After topping up the fuel tank of the lawn mower, I was trundling the machine around to the rear of the property, when I spied a moth tucked away at the bottom of the harling on the front of the house.



In its way, it was quite well camouflaged. Unfortunately, it was very worn, so a definite ID will likely prove impossible, but the contenders are Willow Beauty or Mottled Beauty.

When I finally began mowing, I disturbed several freshly-emerged Large Yellow Underwing moths, though was unable to capture the striking splash of colour from the underwing in a photograph.


After mowing, and during a spot of weeding, a Small Tortoiseshell butterfly paid us a visit. Well, to be fair, it was actually visiting all the pale yellow brassica flowers it could find. And we have a few...





In the afternoon, I took Our Lass to Rerwick Head, to explore more of the area visited earlier that week. 

Sea Spleenwort

A tiny rock pool

A wasp mimic, the hoverfly Sericomyia silentis

A pair of Common Blue butterflies mating

A gathering of Shags

Heber Geo, a sea cave open at both ends

It was a hot day to be a bundle of fluff like this young Fulmar chick

A colony of Kittiwakes with many youngsters

A Middle-barred Minor moth (Thanks to AF for the ID)

Wednesday, 29 July 2020

Like a Hole in the Head

The other day, I received a report of a damselfly in an odd location. The damselfly was in an odd location, not I. Looking up the supplied grid reference, I could see that the pool was very near the coast, but the species in question, Blue-tailed Damselfly, can stand a bit of brackish water by all accounts. The recorder also recommended that I wear wellingtons if I was going to plodge about there, as the pool was a bit smelly.

Monday morning, after a look at the week's weather forecast and a discussion with Eagle-eyed M, a decision was made to go and look NOW. The area was Rerwick Head in Tankerness, a place I had not previously frequented. Within a few minutes, we had found the pool, it had plenty of emergent vegetation, was popular (even on a cool blustery day) with craneflies and hoverflies, but very not with damselflies. The water was a thick brown colour, the mud smelly and not even a Blue-tailed Damselfly was going to call this home. We reckoned the sighting had been a fly-through, and we pottered off along the clifftops wondering what else was about.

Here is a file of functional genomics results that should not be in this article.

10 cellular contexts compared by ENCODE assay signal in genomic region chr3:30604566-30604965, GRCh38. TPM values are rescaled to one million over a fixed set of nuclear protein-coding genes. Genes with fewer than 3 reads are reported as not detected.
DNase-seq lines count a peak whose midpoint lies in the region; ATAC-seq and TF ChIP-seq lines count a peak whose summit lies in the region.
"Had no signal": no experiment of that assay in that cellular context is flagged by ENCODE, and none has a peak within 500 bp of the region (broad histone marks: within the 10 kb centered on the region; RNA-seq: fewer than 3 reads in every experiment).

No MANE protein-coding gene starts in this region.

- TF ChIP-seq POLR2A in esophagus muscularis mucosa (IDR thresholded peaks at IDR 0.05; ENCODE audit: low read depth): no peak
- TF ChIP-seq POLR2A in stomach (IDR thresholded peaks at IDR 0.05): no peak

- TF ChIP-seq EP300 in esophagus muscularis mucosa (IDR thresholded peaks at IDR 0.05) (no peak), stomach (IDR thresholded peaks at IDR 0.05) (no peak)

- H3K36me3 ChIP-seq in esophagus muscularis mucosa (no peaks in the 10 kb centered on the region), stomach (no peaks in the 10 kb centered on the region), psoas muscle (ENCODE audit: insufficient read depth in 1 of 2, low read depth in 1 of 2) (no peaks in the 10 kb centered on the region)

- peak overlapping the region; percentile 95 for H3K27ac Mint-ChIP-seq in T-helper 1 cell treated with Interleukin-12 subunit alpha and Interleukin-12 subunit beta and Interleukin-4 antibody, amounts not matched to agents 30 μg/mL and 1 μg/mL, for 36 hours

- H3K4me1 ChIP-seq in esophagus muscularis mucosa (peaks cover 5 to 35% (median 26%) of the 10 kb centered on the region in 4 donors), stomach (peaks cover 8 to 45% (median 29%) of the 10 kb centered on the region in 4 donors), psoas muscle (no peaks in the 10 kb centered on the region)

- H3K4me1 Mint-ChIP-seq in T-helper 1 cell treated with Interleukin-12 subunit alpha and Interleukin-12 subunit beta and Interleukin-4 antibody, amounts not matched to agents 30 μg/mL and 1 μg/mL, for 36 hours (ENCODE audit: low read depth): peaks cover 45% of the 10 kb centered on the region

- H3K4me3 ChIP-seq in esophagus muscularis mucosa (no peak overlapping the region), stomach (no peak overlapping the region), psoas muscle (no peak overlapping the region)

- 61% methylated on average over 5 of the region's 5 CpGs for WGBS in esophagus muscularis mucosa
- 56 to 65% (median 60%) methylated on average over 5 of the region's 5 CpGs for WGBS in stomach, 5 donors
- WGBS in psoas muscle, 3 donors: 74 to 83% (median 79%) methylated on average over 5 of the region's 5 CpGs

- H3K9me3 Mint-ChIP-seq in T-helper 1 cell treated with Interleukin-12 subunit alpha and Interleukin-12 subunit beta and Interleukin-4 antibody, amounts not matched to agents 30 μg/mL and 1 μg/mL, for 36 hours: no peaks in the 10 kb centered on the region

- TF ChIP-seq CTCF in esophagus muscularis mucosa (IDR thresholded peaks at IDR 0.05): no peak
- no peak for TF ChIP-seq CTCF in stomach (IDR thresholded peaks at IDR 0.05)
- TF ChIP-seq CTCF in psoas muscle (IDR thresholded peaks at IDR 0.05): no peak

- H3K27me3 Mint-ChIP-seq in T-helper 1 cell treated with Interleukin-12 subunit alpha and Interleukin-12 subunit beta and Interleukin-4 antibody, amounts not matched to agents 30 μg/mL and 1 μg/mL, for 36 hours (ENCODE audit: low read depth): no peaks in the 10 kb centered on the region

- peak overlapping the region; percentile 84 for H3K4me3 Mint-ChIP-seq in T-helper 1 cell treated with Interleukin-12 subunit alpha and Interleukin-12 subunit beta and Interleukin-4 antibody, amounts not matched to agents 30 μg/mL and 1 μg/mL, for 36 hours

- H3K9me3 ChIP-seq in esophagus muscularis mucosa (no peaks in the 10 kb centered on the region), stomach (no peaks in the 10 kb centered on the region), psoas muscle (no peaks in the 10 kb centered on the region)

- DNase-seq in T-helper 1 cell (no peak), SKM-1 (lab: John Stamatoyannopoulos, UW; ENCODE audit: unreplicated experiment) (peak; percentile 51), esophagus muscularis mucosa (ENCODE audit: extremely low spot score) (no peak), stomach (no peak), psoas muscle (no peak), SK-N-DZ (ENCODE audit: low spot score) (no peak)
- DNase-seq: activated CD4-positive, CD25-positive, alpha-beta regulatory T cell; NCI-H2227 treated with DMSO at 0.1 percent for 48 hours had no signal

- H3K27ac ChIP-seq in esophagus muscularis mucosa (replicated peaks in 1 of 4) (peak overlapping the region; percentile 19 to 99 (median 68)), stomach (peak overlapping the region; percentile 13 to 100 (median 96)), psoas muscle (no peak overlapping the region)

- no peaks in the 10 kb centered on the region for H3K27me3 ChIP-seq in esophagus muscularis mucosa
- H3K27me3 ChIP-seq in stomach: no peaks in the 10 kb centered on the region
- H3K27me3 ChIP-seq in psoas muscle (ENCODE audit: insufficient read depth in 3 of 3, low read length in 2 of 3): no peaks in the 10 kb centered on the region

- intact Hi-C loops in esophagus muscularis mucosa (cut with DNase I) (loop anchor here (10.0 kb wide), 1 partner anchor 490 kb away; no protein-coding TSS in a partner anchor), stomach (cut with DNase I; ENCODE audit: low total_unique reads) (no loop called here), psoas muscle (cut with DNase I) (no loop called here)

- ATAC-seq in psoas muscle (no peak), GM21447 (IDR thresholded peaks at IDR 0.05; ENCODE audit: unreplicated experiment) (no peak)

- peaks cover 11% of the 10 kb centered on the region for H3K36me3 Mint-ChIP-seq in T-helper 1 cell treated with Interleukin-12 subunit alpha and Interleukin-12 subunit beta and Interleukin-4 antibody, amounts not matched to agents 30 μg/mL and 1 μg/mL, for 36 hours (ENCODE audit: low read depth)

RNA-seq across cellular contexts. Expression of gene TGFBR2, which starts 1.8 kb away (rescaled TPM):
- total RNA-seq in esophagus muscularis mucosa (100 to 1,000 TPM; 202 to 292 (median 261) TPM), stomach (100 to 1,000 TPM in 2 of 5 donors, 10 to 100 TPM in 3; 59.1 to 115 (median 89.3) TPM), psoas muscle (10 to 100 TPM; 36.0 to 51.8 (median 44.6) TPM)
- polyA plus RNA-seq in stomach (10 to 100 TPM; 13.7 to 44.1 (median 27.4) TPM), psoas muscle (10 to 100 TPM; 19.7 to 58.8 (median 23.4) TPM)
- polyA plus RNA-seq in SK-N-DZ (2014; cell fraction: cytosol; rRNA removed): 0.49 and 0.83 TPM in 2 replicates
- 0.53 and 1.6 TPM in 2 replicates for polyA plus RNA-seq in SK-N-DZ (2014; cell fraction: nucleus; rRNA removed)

Lots, as it turned out.

Every sheltered hollow had a few Common Blue butterflies and Meadow Browns. Several of the Browns were rather amorous.





On the cliffs, Black Guillemots were sat about, looking very dapper, making their shrill calls of sanguineous song. 



We followed the wildlife's lead and took shelter, sitting in one particular hollow to eat our lunch. The occasional Red Ant wandered over the rocks, and another tiny creature appeared on one of my wellington boots.


The pen is mightier than the sw-asp

It really was quite small! Unfortunately, from these photographs, it is impossible to ID the insect to species, or even Genus. However, according to the good people of the Bee, Wasp and Ant Recording Scheme, it is a chalcid wasp of the Family Pteromalidae. My curiosity always falls short of needing to take a specimen for ID purposes. In my book, the thirst for knowledge should not be blood-thirsty.


The hollow was by the Hole of Roe, a spectacular... er... hole in the cliff. It is about 15' high and 12' across and is 25' above beach level. The rocks here were quite different from elsewhere in Orkney. The cliffs were weathered in a way that made them look like mille-feuille pastry, whilst the rock surface undulated as if a series of waves had turned to stone. For the last 60 hours, I have had the strangest hankering for a large vanilla slice.

A gorge-ous day on Hoy

The forecast was a bit iffy, but for the last day of the 2020 National Dragonfly Week, Our Lass and I headed for the island of Hoy. I had not organised any official events this year due to pandemic restrictions, but the dragons and damsels don't know that! 

Large Red Damselfly

A recently-emerged Black Darter

Common Blue Damselflies in tandem

Black Darter

Black Darter

Emerald Damselfly (top) and Black Darter (bottom)

Emerald Damselfly

A distant dragon - Common Hawker

One of the pools on Wee Fea

Fledgling Cuckoo being fed by a Meadow Pipit parent

Coal Tit

A roadside Field Gentian

Field Gentian

Common Hawker

The Candle of the Burn of the Sale

The Burn of the Sale running through a gorge

Lunch in the rain

White-tailed Eagles (chick on left, adult on right)

Searching for Golden-ringed Dragonflies (unsuccessfully)

Grass of Parnassus